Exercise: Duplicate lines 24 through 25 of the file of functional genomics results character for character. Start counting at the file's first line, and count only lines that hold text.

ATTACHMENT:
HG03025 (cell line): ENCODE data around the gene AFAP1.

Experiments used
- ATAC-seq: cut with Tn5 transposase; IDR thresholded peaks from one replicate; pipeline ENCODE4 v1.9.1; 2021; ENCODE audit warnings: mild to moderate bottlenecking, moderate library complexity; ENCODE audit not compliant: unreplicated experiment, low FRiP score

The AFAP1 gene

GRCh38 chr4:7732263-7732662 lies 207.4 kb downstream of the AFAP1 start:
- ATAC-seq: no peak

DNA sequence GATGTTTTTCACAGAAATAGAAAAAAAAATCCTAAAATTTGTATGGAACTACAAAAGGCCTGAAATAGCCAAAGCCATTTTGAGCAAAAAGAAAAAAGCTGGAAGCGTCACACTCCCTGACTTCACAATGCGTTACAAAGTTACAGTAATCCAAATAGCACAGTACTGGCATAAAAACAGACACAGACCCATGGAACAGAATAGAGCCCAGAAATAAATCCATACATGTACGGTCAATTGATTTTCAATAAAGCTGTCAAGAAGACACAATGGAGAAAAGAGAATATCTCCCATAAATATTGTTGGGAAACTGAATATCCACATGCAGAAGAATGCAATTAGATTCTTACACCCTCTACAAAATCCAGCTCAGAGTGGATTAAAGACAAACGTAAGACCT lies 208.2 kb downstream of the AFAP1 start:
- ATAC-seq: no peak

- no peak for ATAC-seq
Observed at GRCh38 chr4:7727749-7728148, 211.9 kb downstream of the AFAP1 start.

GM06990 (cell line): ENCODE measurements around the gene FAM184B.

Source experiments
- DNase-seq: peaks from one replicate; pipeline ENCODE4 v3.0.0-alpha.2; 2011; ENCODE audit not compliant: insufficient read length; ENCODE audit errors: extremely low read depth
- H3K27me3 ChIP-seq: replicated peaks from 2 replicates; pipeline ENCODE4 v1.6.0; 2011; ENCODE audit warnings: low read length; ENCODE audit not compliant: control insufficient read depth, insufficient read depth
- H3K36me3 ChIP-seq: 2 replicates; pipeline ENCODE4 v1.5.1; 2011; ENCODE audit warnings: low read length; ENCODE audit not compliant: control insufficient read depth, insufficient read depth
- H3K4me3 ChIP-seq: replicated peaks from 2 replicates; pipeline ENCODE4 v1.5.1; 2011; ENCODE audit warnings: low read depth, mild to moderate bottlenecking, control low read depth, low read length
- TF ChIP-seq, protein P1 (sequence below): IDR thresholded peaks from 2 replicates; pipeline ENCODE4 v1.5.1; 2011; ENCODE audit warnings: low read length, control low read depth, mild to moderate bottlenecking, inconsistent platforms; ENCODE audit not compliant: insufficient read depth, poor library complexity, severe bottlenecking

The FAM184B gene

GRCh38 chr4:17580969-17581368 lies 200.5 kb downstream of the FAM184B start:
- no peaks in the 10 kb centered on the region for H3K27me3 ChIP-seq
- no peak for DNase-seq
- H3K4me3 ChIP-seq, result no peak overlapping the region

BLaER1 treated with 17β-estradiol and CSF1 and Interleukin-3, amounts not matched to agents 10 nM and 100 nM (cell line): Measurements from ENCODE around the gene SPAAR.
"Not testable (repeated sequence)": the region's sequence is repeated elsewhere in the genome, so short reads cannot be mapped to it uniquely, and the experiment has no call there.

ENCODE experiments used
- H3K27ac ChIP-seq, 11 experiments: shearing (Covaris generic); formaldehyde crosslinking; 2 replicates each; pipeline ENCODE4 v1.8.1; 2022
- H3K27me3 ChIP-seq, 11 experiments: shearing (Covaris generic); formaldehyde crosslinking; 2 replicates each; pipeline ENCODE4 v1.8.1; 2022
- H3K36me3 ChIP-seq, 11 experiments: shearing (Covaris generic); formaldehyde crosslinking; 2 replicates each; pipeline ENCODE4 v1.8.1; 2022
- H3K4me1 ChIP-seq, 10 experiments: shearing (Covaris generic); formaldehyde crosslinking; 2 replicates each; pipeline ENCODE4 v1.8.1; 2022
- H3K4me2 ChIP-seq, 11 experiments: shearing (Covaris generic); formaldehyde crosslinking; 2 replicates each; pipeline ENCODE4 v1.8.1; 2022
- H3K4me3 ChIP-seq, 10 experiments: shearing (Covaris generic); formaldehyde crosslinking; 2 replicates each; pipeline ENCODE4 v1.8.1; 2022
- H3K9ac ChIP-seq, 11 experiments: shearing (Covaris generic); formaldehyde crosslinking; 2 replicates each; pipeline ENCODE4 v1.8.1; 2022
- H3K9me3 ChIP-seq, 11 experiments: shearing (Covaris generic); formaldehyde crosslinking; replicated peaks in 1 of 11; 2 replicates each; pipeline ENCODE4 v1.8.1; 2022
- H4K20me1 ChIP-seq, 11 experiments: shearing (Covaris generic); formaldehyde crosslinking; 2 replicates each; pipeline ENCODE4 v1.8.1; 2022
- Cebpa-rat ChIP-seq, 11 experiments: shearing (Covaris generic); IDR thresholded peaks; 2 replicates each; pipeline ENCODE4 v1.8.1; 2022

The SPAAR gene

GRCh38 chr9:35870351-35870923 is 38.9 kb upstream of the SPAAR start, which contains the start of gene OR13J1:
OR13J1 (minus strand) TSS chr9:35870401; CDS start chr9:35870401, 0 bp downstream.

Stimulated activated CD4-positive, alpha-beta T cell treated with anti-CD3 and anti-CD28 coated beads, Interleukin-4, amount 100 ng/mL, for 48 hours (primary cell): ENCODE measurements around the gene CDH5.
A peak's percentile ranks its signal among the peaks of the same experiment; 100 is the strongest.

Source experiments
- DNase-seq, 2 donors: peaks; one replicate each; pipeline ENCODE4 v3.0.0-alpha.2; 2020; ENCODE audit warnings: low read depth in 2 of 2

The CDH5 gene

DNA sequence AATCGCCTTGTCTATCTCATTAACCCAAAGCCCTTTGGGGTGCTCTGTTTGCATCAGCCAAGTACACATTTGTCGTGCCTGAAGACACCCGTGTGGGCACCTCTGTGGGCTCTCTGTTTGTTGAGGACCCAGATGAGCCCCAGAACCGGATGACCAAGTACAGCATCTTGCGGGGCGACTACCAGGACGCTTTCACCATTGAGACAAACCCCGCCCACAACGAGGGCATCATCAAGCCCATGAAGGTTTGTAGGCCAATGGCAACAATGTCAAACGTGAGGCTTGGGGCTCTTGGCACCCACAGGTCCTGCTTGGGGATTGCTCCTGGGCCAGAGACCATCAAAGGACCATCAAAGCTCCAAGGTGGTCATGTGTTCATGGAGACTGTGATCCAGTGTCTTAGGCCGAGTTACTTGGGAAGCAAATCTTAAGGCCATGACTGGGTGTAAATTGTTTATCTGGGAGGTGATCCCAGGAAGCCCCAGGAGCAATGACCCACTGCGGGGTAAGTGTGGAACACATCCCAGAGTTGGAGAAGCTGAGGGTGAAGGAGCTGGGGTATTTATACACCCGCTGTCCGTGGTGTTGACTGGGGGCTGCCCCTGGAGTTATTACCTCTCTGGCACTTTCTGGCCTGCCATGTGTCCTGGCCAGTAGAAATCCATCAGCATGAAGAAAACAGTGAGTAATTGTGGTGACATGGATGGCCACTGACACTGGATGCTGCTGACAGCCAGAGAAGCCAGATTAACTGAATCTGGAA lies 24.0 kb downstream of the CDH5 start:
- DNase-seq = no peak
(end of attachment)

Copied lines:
"Not testable (repeated sequence)": the region's sequence is repeated elsewhere in the genome, so short reads cannot be mapped to it uniquely, and the experiment has no call there.

ENCODE experiments used